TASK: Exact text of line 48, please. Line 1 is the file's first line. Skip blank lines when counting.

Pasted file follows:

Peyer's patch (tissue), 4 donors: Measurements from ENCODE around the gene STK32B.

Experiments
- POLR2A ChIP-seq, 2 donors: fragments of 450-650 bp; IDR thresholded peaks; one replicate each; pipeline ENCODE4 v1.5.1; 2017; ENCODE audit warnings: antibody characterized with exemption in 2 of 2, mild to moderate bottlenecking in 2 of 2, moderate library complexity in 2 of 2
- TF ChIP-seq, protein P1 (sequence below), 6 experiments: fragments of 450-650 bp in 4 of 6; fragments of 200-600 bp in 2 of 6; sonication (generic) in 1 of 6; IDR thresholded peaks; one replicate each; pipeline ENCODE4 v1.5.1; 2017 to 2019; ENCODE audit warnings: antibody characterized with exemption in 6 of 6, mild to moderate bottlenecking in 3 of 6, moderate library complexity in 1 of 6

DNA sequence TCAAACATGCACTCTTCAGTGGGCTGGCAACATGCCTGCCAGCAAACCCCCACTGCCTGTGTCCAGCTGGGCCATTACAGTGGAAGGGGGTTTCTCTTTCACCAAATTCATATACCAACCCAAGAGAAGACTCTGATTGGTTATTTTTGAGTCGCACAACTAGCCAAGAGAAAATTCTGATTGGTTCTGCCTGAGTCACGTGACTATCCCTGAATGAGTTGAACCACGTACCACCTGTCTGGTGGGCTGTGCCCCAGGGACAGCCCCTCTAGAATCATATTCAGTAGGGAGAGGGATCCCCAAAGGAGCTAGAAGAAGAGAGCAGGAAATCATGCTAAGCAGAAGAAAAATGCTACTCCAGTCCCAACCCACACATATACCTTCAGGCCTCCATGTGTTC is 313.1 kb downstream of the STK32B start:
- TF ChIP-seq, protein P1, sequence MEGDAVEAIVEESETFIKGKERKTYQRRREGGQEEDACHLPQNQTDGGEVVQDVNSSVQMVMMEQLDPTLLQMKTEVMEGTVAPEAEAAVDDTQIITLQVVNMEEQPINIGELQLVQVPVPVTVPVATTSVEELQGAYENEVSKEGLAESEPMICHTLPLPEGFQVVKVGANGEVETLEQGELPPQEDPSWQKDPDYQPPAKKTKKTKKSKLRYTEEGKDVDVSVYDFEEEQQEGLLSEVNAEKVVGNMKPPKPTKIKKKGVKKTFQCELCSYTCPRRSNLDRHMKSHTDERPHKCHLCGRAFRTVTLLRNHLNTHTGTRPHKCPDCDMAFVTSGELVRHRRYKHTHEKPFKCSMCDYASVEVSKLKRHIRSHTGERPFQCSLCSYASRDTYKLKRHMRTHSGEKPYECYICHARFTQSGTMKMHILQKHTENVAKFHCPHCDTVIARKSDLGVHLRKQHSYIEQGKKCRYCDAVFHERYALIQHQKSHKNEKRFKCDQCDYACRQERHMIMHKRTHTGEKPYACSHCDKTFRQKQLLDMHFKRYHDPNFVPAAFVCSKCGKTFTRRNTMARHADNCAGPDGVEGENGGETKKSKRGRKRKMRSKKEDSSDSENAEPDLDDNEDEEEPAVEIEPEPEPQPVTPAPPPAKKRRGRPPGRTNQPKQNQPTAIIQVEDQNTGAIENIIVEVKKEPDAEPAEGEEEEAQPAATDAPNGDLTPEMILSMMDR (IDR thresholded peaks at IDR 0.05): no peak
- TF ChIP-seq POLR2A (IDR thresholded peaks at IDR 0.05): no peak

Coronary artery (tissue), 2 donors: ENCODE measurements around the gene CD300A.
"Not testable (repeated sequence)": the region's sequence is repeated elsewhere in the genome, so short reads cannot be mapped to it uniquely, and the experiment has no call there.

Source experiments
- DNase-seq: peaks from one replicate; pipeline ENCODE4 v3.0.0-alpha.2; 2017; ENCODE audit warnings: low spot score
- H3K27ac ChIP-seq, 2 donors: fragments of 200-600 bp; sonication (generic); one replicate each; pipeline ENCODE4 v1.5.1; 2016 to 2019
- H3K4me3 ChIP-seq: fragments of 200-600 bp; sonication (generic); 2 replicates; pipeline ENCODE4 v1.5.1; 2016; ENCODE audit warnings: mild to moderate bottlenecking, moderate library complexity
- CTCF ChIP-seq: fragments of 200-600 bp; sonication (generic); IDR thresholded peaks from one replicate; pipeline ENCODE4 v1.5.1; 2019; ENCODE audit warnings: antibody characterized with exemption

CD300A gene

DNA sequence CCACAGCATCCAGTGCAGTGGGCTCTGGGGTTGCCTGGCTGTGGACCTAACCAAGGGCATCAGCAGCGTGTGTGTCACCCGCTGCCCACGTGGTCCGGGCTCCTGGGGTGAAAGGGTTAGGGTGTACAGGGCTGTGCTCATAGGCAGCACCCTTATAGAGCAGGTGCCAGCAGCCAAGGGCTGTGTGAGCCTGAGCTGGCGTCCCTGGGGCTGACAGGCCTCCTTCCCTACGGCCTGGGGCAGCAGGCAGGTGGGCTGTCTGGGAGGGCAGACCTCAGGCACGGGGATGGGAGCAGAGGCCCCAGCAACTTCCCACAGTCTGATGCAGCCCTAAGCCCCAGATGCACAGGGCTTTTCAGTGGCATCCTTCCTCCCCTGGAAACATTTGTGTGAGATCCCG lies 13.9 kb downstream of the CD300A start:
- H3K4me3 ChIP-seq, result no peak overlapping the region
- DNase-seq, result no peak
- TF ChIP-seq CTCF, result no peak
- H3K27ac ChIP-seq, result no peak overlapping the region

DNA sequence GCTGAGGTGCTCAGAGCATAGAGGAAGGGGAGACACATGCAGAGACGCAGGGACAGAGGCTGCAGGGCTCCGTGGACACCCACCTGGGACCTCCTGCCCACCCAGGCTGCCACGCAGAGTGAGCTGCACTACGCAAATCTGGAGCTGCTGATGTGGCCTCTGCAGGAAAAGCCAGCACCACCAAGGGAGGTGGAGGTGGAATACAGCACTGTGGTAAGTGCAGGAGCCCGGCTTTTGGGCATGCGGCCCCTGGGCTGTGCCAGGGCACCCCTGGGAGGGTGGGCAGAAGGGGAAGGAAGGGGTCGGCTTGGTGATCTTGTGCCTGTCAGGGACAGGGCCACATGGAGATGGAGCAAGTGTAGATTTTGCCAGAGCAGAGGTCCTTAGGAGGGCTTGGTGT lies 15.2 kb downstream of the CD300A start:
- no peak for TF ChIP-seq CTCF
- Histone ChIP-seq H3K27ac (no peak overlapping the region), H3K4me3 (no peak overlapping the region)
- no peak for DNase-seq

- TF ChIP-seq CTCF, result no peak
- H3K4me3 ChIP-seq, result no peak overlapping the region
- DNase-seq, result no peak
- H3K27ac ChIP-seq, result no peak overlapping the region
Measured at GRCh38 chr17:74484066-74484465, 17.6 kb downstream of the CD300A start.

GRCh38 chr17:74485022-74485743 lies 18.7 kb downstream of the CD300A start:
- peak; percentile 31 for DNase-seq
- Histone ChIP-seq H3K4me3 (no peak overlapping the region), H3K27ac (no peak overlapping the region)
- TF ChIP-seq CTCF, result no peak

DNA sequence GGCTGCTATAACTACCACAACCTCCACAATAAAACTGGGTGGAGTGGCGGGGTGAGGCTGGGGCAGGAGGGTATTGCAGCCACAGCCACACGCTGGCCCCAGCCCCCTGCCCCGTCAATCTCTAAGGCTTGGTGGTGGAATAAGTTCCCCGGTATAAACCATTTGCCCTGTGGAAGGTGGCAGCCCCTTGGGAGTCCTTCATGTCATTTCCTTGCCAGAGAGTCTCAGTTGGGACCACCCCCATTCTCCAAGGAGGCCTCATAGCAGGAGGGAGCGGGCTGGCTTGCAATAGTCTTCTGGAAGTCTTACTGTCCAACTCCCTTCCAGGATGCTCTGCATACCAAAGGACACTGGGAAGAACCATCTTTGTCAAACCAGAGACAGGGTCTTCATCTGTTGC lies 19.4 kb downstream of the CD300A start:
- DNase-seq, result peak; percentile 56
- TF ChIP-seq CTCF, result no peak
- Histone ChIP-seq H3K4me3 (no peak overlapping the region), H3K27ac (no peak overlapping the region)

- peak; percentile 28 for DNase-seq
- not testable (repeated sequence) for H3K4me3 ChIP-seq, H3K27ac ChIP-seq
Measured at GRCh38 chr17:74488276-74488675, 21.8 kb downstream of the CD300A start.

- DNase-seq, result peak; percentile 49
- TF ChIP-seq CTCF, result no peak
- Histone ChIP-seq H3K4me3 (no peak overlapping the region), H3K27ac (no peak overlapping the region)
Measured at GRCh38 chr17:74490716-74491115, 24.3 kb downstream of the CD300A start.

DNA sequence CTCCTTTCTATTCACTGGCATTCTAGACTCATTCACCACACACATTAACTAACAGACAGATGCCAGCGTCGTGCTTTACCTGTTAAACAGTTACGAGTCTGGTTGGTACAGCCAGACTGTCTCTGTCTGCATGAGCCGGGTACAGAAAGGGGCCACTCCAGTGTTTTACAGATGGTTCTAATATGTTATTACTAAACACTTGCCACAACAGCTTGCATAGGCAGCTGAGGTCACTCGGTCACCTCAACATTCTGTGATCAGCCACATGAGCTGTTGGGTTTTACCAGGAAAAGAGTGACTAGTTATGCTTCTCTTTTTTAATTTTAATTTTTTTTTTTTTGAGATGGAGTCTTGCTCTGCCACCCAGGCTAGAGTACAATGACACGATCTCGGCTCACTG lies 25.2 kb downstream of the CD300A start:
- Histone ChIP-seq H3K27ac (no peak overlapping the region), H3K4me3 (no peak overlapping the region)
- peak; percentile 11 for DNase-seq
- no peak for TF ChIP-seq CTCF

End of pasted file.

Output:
- no peak for TF ChIP-seq CTCF